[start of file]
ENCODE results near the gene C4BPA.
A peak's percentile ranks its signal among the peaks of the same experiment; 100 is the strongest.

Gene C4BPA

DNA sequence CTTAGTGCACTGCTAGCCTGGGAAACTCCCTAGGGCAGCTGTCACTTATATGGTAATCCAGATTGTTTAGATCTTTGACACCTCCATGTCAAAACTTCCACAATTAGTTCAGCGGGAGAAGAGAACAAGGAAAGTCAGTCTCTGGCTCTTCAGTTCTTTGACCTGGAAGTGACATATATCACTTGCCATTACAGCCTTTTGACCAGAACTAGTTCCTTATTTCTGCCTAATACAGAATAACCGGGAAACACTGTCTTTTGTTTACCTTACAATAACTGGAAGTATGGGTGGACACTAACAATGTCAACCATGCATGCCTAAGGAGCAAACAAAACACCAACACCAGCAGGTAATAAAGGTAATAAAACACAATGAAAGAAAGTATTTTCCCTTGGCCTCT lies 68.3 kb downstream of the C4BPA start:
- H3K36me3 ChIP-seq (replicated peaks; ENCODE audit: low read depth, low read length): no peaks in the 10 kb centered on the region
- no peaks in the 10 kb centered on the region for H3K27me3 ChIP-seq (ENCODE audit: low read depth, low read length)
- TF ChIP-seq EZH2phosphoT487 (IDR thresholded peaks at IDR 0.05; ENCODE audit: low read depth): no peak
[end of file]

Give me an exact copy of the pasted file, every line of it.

ENCODE results near the gene C4BPA.
A peak's percentile ranks its signal among the peaks of the same experiment; 100 is the strongest.

Gene C4BPA

DNA sequence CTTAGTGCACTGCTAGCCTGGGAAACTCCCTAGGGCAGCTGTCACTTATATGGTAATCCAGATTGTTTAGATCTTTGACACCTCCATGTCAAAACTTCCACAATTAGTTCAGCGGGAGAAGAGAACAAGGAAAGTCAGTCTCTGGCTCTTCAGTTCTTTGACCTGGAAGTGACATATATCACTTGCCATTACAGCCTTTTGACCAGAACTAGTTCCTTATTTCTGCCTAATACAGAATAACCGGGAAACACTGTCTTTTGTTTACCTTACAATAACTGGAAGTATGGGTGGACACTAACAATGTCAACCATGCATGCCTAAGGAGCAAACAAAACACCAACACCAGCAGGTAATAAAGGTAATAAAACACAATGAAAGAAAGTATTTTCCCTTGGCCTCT lies 68.3 kb downstream of the C4BPA start:
- H3K36me3 ChIP-seq (replicated peaks; ENCODE audit: low read depth, low read length): no peaks in the 10 kb centered on the region
- no peaks in the 10 kb centered on the region for H3K27me3 ChIP-seq (ENCODE audit: low read depth, low read length)
- TF ChIP-seq EZH2phosphoT487 (IDR thresholded peaks at IDR 0.05; ENCODE audit: low read depth): no peak